If you’re preparing for a job interview in the booklet printing industry but lack experience, don’t fret! This guide will help you prepare by covering the main points you need to know, including paper types, covers, lamination, binding, print file set up, sizing options, trim lines, bleed areas, quiet areas, CMYK and DPI. By proving to interviewers that you understand these key areas, you’re more likely to succeed in your print interview. So without further ado, let’s get into the print basics you need to know. The UK is the fifth largest producer of printed products in the world. With a turnover of £14 billion, a gross value added of £5.5 billion, the print industry employs around 112,000 people in 8,000 companies.

Paper Types
Silk: Silk paper is a coated paper somewhere between a matte and a gloss finish. It has a low sheen with a slightly rough texture and is often used for printing booklets, brochures, magazines and catalogues because it gives images a vibrant look while being easy to read.

Gloss: Gloss paper is coated and has a shiny finish with a slightly grippy texture. It is often used for brochures and magazine covers because it helps colours appear more vibrant.

Recycled paper: Recycled paper is made from waste that has been processed to remove impurities such as ink. It is an eco-friendly alternative to other paper types and is commonly used for printing brochures, booklets, business cards and other printed marketing materials.

Uncoated paper: Uncoated paper has no coating, giving it a more natural and matt finish. It has a slightly rough texture and can be easier to write on than coated paper. It is often used for books, notepads and newspapers.

Paper thickness is measured in GSM (grams per square metre).

Covers are recommended for booklets, as they keep the inner pages safe from damage. When it comes to selecting a cover, there are a few things to keep in mind:

Paper weight: Paper weight will affect how durable your printed material is. It’s important to note that heavier paper will offer more protection but is more expensive. For example, booklet covers are typically between 170 GSM and 300 GSM.

Paper finish: Covers are available in various finishes, the most popular being gloss and silk.

Lamination involves applying a thin layer of plastic onto printed materials to provide additional protection, making documents more moisture and tear-resistant. There are several lamination options to choose from, but matt and gloss are the most common:

Matt lamination: Matt lamination gives the paper a smooth protective coating.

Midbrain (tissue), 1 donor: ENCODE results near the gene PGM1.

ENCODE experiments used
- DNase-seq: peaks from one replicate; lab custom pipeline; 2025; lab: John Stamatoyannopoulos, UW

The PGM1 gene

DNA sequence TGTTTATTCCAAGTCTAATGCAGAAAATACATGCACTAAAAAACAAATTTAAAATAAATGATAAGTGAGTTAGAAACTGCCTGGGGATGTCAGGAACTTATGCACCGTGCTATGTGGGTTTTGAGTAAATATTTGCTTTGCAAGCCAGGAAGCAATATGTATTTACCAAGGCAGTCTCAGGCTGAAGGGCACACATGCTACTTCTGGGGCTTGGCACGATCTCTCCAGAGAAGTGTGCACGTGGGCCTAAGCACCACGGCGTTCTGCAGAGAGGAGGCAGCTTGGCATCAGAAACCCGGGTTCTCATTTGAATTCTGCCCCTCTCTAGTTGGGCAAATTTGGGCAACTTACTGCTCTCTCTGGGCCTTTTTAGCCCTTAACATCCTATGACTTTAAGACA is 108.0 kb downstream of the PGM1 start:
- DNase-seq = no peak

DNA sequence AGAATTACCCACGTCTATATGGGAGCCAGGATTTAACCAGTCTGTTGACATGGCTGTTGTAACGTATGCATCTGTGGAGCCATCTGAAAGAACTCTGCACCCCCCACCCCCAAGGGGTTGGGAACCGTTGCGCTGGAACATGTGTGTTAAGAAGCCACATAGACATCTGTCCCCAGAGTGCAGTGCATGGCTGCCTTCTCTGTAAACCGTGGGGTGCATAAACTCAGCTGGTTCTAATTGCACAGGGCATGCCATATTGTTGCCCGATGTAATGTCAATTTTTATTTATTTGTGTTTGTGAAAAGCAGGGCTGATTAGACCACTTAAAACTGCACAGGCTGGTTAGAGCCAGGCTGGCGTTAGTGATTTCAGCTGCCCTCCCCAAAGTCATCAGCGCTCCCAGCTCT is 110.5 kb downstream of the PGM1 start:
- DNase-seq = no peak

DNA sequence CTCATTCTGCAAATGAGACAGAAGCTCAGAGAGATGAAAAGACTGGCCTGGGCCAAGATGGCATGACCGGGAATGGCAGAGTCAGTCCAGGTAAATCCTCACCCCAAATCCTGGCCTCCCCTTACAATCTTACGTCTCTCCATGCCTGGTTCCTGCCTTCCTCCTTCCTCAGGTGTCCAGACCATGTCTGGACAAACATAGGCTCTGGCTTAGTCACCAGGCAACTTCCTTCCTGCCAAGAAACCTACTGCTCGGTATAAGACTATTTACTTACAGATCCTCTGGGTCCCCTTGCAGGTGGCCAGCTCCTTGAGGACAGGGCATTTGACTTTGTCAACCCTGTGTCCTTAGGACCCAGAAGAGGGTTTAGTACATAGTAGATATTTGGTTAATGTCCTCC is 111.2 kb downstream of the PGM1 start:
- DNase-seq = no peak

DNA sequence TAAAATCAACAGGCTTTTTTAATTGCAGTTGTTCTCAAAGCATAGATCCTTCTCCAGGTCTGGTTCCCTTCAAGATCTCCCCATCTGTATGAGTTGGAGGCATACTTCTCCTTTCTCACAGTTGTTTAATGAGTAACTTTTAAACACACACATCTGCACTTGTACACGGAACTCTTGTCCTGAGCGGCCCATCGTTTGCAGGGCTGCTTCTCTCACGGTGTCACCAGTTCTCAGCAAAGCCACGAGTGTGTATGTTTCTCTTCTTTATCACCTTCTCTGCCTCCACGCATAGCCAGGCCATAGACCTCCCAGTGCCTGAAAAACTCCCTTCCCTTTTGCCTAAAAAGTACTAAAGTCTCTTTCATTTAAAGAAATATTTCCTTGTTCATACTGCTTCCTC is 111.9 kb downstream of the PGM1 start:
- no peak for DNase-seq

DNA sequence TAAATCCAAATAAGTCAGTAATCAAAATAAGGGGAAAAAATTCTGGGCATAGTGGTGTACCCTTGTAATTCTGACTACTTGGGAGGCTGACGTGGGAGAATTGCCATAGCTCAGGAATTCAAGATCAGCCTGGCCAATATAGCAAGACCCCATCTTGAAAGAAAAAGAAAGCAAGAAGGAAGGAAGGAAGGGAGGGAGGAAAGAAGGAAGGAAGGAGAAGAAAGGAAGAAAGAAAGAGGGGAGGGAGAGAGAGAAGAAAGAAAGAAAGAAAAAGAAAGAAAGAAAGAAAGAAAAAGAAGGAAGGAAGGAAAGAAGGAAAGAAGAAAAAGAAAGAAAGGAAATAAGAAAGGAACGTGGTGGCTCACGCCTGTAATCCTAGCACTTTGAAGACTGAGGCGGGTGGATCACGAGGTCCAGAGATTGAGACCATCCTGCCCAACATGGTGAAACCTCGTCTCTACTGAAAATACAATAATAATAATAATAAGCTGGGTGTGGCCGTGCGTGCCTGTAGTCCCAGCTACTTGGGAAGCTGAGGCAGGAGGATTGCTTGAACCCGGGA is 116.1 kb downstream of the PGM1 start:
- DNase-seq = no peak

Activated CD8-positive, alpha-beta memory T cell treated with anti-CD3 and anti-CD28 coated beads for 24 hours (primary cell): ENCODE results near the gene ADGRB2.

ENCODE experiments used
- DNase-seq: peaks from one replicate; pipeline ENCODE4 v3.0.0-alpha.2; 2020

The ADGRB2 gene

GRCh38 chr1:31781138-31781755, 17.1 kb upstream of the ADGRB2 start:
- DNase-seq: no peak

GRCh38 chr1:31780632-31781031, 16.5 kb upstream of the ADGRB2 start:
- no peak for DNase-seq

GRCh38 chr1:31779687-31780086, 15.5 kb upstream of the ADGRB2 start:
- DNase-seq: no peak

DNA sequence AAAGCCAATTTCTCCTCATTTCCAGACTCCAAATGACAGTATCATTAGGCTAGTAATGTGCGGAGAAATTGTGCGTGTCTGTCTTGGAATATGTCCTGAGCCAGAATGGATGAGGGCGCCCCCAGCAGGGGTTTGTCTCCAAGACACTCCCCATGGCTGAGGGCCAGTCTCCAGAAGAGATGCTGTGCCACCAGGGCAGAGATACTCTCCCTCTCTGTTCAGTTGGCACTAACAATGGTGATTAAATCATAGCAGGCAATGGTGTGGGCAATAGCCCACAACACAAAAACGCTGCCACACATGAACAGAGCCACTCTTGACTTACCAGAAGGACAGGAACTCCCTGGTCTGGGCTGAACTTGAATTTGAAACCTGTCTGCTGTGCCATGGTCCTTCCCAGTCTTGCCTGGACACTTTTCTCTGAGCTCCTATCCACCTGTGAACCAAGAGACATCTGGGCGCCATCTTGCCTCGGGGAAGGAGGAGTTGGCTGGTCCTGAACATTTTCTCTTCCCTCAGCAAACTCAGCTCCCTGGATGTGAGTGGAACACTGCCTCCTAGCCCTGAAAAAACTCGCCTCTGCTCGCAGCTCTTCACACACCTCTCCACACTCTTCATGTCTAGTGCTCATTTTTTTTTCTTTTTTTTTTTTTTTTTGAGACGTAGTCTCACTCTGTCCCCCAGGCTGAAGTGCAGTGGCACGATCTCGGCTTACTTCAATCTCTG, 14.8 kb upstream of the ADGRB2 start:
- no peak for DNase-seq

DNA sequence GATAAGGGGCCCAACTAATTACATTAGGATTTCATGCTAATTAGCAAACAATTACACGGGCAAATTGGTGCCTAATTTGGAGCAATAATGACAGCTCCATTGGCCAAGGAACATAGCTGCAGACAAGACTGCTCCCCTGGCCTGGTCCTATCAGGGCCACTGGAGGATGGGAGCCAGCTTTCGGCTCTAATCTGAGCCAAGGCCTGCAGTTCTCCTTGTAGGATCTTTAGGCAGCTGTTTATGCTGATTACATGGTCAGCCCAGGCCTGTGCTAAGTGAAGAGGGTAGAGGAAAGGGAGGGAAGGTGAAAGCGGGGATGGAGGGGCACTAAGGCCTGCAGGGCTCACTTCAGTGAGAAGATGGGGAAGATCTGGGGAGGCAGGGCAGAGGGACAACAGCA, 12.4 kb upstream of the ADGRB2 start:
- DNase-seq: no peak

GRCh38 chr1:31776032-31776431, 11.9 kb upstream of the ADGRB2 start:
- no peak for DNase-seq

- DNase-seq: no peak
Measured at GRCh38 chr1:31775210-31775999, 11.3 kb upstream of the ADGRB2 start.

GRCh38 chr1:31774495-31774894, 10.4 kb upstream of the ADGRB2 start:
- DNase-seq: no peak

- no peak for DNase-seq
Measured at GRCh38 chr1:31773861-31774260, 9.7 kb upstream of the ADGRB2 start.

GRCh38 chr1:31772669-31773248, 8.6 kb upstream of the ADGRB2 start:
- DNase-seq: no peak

Gloss lamination: Gloss lamination is a protective coating, but it has a glossy shine.

There are three main types of binding available:

Staple bound: Staple binding is a popular method of binding printed materials such as booklets, magazines and brochures. It is a cost-effective way to create booklets with between 8 to 64 pages, which involves folding a stack of pages in half and stapling them together along the fold.

Perfect bound: Perfect binding is another common method to create sleek printed materials. It involves attaching pages of a booklet or book to a spine using a strong adhesive, making it a particularly durable binding method.

Wiro bound: Wiro binding is used to create booklets, calendars, notebooks and other documents. It is a flexible method that allows the printed material to lay flat when open, meaning it's easy to read and write in.

Print File Setup
Print file setup is a crucial step in the printing process, which involves preparing the file for printing. The digital print file must be set up correctly to avoid errors. There are several elements to consider:

Trim line: The line by which you expect printed materials to be cut by the printing machine.

Bleed area: The area outside the final size of the printed material where images or colours may extend beyond the edge of the paper. The bleed area, which typically extends 3mm outside of the trim lines on every side, ensures there are no margins or white borders around the printed material.

Quiet area: All design elements and content 5mm inside the trim line. Avoid putting important elements into this area, so it doesn’t get chopped off during the printing process.

CMYK: Printers use different colour modes than screens. As a result, it's important to set up files in CMYK colour mode to ensure colours are printed as intended.

DPI: The resolution of images should be set up to a DPI minimum of 300.

In Summary
If you are looking to get into the print industry, it's important to have a basic understanding of paper types, covers, lamination, binding and print file setup options. By learning these key printing steps, you’ll be better prepared for your interview!